What are popular or scholarly (peerreviewed) articles? (PDF)
 Books and Ebooks
 Websites
 Print out at least one page from each site for your records.
 How do I find credible websites?
 As you conduct research, ask yourselfWhat can this source do for me? How will I use this as evidence?
 Gather citation information on your sources for your bibliography page (What are citations?)
 Consider using RefWorks or other tools to save citations and create your bibliography.

Step 4: Critically read and evaluate sources.Percent time spent on this step: 15%
Instructions
 Evaluate sources.
 Use critical reading strategies
 Take notes while reading. Use tools to comment or highlight digital readings.
 Try close reading or read to write strategies.
 Conduct additional research to fill in gaps as needed.

Step 5: Organize sources. Develop overall structure. Submit outline to your supervisor.Percent time spent on this step: 10%
Instructions
 Clarify how much of the topic you will include in the paper.
 Organize your thoughts and your paper's structure. Try the following techniques:
 Outlines
 Diagrams (Brainstorming, Concept mapping, Idea trees, Quadrants)
 Record yourself talking about your topic and ideas. Transcribe to the computer.
 Start writing segments or chunks, not necessarily the introduction. As you write you will discover more of what you want to say.

Step 6: Write 1st draft and submit it to your supervisor.Percent time spent on this step: 20%
Instructions
 Draft segments or chunks. Concentrate on writing your rough ideas and not on revising. Develop connections between segments.
 As you incorporate others' ideas or words, be sure to cite your sources.
 Use strategies to avoid plagiarism
 Quoting, paraphrasing and summarizing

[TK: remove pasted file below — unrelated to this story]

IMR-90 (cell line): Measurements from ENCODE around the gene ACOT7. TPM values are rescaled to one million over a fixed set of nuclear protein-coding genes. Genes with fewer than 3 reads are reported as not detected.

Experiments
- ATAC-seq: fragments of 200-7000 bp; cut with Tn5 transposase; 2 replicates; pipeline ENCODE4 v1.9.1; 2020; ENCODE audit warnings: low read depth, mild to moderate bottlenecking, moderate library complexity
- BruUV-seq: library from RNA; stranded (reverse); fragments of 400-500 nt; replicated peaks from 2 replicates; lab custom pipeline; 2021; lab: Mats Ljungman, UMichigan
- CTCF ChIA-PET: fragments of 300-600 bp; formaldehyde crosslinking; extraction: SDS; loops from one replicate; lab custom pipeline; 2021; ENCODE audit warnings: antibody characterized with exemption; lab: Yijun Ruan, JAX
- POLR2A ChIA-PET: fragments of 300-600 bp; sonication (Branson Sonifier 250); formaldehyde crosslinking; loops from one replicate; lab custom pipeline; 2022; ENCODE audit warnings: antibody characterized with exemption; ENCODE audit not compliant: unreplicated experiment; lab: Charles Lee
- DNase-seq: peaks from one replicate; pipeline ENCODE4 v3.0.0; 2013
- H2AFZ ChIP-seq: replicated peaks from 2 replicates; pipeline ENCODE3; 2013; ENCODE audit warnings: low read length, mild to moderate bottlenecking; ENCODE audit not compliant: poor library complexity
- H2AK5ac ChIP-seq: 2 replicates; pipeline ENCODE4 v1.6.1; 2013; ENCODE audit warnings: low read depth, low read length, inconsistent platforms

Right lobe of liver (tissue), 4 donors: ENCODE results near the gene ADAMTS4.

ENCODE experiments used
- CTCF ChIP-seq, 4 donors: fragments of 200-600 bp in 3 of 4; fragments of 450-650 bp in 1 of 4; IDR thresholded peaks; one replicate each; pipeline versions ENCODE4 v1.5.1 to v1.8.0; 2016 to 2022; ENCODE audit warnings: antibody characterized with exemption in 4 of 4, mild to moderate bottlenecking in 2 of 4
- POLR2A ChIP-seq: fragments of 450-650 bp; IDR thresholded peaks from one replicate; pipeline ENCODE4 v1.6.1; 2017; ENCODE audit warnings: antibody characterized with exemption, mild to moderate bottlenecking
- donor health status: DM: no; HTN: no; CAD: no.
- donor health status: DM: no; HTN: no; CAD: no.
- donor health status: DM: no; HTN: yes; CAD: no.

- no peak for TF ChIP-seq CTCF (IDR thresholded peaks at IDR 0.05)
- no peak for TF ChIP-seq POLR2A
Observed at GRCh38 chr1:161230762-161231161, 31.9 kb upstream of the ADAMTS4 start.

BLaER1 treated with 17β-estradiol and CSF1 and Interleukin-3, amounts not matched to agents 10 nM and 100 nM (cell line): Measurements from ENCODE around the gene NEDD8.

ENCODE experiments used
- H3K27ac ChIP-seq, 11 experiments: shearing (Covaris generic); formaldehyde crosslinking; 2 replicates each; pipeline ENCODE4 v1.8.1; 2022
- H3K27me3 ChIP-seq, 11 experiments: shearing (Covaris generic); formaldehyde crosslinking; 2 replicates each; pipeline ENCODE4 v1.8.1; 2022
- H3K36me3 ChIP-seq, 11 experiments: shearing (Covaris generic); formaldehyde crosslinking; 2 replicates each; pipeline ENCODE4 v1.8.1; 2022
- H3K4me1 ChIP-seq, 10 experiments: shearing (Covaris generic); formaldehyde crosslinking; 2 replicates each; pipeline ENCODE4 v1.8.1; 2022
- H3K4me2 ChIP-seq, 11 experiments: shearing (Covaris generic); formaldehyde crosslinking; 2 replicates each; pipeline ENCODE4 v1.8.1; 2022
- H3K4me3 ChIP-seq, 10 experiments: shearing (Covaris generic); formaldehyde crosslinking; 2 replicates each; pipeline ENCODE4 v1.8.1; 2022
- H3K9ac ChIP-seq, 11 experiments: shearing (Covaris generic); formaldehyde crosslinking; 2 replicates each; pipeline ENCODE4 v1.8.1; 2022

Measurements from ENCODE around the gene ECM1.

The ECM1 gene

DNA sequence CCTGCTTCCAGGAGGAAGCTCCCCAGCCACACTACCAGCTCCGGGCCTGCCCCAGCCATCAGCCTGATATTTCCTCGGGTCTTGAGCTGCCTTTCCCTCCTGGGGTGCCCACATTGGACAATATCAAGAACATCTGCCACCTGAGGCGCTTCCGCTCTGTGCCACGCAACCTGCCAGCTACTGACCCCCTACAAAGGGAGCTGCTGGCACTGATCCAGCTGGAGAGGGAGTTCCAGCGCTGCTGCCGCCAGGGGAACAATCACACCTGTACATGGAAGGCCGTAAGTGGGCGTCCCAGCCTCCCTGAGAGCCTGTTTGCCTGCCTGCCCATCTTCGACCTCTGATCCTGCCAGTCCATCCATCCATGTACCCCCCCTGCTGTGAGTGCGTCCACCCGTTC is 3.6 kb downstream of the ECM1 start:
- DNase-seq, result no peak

Integrating quotations from sources (PDF)
 For tips on mathematical writing:
 "How to Write Mathematics" by Paul Halmos
 A Primer of Mathematical Writing by Stephen Krantz
 Handbook of Writing for the Mathematical Sciences [full text] by Nicholas Higham
 Get online or inperson writing support at the U of M's Center for Writing.

Step 7: Revise & rewritefocus on content.Percent time spent on this step: 10%
Instructions
 Based on your draft and your supervisor's comments, continue to revise. Your goal is to explain the math clearly to a reader who has some math sophistication, but is not previously familiar with the topic.
 Get online or inperson writing support at the U of M's Center for Writing
 Use the revision checklist
 Draft your bibliography or works cited page.
 Ask your adviser which citation style to use, or consult the Krantz and Higham writing guides above for guidelines, TeX tips, etc.
 Be sure to double check the citations.

Step 8: Proofread, polish and put paper in final form. Submit final paper to your supervisor.Percent time spent on this step: 10%
Instructions
 Editing and proofreading strategies
 Style, grammar and punctuation Quicktips
 Resources for nonnative speakers
 Check citations and formatting